Thanks to the dark history of the Khmer regime, a lot of the locals are victims of land mines. You can see them trying to make a living playing traditional musical instruments on most entrance of the temples in Siem Reap. If I'm not wrong, some of them can make music out of some leaves or something. It's rather amazing. And the music is good, you can buy their CD too!
I did say the saleskids are very persistent, didn't I? Well, you get the idea. This little girl just wouldn't leave us alone. We sat there, enjoying the beautiful sunset on Angkor Wat. (In a way feeling bad writting about it now, we ignored her) Minutes later, she ran off to play with other kids. Thank god. I was just about to give in!
Angkor Wat is full of monks, some of them are very friendly and want to chat, others want to share a cigarette. Young cambodians guys have to be for some time in their lives monks, that happens when they are around 20 years.
Trucks with dozens of people on it is not uncommon in Siem Reap. Travelling around Siem Reap, you can see 3 or even 4 people on a bike. Horse carts and bicycles with loads that are more appropriately put on a truck; motorbike with 2 passengers, stick between them and 20 or more live chickens hanging upside down from the stick on both sides. I just wish I was fast enough to capture them all on my camera, but with the speed we were travelling at, I try not to blame myself.
You can see a lotta Toyota Camry in Siem Reap, 2002/2003 model. The funny thing is, almost all of them don't have any plate number on them.
You can see locals using their bikes for different purposes on a day. I'm sure on other day, this bike can be Tuk tuk. The loads they manage to put on a bike amazes me sometimes. It's not uncommon for you to see 3/4 ppl on a bike in the streets, without helmets!
The kids around the temples will try to sell you anything, postcards, cold, water, scarf, boolegged-tour guides, you name it. They are very persistent, to the point of annoying. Or pest? I'd a pretty good time taking pictures of them, talked to them, in their pretty limited vocabulary. I find them amusing. A lotta them, walked to you and said to me.
"Sir, if I tell you the capital of your country, would you buy from me?"
Nice try. I don't think they ever get it wrong. So, if you have no intention of buying from them, don't go there.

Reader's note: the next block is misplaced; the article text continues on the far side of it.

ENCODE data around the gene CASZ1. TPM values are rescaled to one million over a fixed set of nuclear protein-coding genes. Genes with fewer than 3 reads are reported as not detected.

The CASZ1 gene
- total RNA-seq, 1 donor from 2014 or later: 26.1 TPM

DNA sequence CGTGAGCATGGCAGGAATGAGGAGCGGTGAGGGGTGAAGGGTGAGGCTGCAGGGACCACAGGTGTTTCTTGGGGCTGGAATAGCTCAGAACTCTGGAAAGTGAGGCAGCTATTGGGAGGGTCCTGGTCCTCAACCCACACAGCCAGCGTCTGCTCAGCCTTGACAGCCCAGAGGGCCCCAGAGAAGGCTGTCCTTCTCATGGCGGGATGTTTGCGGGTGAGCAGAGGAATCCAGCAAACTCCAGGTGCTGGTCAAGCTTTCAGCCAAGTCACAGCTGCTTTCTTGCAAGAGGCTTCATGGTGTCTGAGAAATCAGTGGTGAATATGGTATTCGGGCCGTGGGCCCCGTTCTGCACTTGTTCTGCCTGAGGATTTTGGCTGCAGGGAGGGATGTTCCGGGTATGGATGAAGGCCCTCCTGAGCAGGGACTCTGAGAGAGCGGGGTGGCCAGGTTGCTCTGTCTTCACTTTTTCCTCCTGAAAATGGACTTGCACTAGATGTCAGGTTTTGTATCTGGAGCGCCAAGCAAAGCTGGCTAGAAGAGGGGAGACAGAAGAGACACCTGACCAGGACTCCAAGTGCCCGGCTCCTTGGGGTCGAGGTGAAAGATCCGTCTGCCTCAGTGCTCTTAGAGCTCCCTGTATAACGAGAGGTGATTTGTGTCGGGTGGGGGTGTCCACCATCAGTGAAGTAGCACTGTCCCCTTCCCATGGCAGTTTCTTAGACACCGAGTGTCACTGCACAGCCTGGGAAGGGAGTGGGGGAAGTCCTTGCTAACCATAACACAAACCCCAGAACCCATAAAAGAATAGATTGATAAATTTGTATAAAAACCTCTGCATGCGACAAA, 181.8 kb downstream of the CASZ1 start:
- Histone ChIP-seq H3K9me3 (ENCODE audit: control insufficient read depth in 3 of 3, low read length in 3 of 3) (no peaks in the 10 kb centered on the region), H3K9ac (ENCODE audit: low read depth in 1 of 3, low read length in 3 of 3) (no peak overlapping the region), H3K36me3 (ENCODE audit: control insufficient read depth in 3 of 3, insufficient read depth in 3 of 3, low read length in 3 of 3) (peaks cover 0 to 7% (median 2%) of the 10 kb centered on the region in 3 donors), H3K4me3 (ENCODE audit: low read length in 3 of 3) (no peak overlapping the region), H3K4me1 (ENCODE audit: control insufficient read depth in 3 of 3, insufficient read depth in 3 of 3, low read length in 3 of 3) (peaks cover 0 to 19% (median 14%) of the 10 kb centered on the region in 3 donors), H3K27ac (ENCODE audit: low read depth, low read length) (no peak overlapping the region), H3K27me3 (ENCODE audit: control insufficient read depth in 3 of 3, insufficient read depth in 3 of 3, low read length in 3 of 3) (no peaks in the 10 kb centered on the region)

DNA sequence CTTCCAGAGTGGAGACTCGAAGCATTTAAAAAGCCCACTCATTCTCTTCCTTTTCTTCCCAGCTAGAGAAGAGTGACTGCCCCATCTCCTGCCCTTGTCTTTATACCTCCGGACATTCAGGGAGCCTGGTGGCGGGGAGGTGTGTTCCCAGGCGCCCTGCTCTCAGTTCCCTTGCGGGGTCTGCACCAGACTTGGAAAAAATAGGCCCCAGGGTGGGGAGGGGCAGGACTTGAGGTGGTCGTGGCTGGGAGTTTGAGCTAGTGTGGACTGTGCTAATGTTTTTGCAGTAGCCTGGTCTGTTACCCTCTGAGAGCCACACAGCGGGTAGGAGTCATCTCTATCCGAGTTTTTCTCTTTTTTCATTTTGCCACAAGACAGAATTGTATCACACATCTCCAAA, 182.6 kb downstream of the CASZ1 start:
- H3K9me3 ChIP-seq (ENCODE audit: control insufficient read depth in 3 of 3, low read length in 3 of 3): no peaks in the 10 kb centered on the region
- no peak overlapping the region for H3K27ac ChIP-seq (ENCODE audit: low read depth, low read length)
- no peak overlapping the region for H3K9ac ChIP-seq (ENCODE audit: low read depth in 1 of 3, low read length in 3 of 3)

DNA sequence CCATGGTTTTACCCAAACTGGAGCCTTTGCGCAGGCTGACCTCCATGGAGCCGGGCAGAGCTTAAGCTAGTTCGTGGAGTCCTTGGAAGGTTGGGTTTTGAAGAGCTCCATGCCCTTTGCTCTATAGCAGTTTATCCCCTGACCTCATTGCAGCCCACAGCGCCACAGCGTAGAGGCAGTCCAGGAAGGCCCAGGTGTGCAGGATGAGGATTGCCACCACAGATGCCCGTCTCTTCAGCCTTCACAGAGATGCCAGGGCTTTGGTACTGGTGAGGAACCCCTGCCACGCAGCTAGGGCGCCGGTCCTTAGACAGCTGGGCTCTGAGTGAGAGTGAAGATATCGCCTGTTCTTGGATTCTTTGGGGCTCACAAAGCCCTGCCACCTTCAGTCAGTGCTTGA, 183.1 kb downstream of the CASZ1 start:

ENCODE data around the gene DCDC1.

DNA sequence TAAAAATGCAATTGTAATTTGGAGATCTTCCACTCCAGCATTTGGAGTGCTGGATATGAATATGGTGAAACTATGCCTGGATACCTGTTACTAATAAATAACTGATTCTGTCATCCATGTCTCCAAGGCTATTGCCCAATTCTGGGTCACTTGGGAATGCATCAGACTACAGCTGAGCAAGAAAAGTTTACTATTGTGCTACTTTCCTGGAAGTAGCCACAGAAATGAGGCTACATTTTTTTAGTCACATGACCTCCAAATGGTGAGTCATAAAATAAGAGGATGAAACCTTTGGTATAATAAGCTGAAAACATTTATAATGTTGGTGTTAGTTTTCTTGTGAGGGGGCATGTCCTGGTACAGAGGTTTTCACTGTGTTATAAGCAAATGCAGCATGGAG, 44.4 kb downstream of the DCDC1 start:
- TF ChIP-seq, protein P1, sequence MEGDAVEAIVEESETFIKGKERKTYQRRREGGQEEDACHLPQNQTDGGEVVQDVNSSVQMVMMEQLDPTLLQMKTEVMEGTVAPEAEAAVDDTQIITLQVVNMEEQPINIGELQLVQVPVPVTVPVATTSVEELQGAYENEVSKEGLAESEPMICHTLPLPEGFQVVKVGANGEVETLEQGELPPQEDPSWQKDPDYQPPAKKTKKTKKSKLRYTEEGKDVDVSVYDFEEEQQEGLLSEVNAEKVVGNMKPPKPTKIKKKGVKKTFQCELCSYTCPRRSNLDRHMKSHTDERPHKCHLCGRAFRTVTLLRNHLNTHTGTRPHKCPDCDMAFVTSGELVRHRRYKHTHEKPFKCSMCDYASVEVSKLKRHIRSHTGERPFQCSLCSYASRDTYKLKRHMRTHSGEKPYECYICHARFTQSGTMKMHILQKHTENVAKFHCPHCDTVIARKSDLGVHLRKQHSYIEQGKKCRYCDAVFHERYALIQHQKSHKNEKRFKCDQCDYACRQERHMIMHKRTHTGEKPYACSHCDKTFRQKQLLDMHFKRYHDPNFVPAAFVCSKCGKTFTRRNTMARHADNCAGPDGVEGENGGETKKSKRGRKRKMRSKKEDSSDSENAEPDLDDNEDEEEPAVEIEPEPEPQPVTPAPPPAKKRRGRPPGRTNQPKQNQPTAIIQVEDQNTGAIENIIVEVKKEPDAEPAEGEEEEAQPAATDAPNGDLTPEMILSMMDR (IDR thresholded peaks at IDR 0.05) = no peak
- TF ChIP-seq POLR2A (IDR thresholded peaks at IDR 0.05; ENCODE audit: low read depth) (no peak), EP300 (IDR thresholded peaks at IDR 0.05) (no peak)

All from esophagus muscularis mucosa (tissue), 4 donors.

The Khmers penchant for craft is nowhere more apparent than in the intricate carvings found throughout the Angkor temples and Banteay Srei is often sited as the best example of Angkorian art bar none. Etched into a pinkish stone and viewed in the early hours of the sun’s likewise red hues, the temple has a bit of a fairy tale feel.
The custom of adorning Buddha figures in saffron robes is widespread in Cambodia but the practice adds particular color here at the ruins as they are otherwise in a natural state. In some of the corridors of Angkor Wat itself, there are rows of such representations with their flowing robes bringing the timeless hallways back to life.
Joss sticks are slender rods of incense that are burned at both home and temple shrines to bring good luck. This custom is integral to many Eastern religions, especially the predominant one of Buddhism in Cambodia.
While touring the Bantay Srey, you will hear local music wafting through the air. Under a shady tree, there is a group of landmine victims playing this beautiful local music to the delight of the tourists. Stop by and sit on one of the wooden benches and appreciate it, and before you leave, do drop a coin or note into their alms bowl.
Cambodia has serious AIDS epidemics. According to a research, over 40% of prostitutes have AIDS due to ignorance about AIDS, poverty and low position of women in society. Condoms, economic development and education… They still have a long way to go.
When the central tower of Angkor Wat was hit by lightning in 1994, the vice-president of Cambodia flew to Angkor. At the spot it had happened he was to lead a religious ceremony.
There was relativly little damage to the [800-year-old] temple, but the natural phenomenon was seen as a bad omen and therefor had to be cleared by a relegious ceremony.
Some gifted young tourist practiced their talented art work on the wall inside Angkor Wat.
They added a huge human mushroom (50x300cm) and a 'play-boy' trademark rabbit on the wall.
Please understand that destroying the origin and the beauty of this piece of ancient world are strictly prohibited.
Angkor Wat is the majestic work of Suryavarman II (1113- 1150). The moat and three galleries encircle the five central shrines.
Spend at least half day for this wall galleries if you have time here in Angkor Wat.
A scene on the earth where people are fighting among each other, killing each other and people are torturing each other for power and money. You even can see some weak people especially helpless women and kids are shouting and crying.